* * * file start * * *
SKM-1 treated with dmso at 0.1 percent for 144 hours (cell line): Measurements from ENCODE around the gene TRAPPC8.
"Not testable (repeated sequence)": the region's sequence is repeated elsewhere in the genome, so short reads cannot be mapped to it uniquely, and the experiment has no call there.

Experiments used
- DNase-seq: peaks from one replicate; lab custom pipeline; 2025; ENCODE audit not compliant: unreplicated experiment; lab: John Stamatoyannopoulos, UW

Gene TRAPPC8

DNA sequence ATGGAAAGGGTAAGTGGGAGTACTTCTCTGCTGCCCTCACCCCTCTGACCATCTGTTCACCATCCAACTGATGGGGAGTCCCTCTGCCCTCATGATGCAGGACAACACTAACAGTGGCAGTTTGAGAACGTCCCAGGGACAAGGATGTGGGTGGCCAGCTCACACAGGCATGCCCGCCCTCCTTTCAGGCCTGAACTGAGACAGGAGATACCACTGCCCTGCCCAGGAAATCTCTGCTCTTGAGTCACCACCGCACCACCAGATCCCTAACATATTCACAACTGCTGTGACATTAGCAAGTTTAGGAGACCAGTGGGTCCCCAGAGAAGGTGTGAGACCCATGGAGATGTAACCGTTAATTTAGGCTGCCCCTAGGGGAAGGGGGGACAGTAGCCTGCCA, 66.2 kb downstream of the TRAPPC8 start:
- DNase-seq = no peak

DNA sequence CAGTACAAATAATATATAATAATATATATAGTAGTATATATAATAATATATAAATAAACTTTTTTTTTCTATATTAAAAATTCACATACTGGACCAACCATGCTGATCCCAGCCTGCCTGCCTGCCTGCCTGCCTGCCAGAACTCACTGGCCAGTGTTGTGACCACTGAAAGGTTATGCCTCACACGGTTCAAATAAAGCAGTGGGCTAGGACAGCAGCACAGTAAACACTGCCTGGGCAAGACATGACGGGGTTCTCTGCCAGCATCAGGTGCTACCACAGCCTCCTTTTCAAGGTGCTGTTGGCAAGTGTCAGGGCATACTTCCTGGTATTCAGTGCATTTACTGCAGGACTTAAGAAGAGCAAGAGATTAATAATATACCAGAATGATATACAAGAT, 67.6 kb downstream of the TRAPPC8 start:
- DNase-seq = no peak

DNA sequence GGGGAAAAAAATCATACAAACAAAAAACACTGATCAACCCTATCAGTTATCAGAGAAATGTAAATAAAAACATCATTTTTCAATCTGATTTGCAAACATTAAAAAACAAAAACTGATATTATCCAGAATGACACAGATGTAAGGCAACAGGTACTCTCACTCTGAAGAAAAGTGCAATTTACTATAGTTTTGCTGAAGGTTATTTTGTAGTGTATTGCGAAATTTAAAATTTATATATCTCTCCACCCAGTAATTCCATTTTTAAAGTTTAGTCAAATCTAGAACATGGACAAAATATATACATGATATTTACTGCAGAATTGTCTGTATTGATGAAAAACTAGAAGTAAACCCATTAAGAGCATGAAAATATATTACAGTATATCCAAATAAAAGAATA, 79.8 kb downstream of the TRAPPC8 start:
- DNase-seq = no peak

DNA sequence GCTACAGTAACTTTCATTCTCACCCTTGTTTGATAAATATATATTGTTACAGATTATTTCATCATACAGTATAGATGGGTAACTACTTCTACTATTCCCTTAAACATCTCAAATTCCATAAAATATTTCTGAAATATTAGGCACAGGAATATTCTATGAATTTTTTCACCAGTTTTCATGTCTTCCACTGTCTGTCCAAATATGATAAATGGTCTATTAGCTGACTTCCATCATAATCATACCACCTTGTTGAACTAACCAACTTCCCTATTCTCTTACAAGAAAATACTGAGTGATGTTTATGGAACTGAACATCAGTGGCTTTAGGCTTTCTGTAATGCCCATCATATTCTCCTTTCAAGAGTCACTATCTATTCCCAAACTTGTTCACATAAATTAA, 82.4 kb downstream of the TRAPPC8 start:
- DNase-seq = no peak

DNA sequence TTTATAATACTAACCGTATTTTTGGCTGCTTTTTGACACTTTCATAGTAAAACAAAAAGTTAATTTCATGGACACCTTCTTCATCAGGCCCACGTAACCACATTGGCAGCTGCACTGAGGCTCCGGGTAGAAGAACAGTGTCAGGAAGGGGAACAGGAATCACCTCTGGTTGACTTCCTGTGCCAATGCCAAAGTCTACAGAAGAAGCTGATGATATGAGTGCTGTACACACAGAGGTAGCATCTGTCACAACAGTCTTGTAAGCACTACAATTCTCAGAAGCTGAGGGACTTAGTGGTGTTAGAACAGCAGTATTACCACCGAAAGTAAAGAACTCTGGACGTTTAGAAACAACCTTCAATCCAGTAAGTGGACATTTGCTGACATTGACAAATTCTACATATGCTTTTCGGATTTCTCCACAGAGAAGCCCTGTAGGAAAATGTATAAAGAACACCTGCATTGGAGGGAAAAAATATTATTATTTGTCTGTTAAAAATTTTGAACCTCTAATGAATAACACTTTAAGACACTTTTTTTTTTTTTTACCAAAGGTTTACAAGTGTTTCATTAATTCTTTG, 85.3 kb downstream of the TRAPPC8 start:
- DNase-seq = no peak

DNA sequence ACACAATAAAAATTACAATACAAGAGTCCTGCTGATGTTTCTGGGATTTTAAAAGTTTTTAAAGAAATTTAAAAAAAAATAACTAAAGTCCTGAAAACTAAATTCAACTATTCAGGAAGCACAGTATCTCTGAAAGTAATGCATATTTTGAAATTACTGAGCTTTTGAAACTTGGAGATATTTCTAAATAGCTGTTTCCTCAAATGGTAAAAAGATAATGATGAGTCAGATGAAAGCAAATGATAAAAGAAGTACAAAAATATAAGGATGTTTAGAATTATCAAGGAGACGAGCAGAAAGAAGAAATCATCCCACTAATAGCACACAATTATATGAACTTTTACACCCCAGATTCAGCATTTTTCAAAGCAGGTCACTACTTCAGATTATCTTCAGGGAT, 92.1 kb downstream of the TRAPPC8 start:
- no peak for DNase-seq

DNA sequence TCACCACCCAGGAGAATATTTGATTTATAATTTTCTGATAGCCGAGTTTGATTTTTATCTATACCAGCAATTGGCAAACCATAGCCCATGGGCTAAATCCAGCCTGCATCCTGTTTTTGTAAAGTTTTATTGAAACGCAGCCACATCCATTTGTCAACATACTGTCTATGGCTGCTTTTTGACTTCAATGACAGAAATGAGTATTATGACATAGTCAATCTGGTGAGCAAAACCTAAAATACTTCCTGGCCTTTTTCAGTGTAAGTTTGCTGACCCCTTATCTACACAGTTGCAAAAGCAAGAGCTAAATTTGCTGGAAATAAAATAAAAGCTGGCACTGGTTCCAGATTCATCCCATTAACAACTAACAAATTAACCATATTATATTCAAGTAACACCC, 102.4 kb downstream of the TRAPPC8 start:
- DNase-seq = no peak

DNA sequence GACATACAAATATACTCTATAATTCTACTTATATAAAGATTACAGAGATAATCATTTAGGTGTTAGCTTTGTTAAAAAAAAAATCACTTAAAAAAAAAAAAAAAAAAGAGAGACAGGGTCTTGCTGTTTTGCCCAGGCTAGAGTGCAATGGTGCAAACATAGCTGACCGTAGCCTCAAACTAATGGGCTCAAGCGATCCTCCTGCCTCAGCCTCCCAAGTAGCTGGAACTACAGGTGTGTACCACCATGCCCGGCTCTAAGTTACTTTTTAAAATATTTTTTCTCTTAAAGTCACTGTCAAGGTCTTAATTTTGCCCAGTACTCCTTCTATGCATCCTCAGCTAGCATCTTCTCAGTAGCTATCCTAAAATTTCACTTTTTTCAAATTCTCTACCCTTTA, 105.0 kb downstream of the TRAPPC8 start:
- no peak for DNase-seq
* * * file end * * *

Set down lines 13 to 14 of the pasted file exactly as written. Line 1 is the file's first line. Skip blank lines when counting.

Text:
- DNase-seq = no peak

DNA sequence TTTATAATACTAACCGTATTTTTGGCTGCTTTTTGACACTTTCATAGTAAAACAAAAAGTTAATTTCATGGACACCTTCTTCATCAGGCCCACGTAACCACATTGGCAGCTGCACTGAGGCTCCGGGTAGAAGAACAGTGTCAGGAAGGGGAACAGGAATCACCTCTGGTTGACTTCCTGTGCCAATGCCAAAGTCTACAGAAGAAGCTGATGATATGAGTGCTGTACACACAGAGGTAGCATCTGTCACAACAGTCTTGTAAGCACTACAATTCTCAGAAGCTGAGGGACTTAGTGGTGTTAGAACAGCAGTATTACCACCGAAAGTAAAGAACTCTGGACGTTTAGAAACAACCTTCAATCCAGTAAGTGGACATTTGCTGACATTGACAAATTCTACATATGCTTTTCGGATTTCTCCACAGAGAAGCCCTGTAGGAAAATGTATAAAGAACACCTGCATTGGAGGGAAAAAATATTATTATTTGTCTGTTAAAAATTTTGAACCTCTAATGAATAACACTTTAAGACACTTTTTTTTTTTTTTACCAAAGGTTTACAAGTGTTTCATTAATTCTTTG, 85.3 kb downstream of the TRAPPC8 start: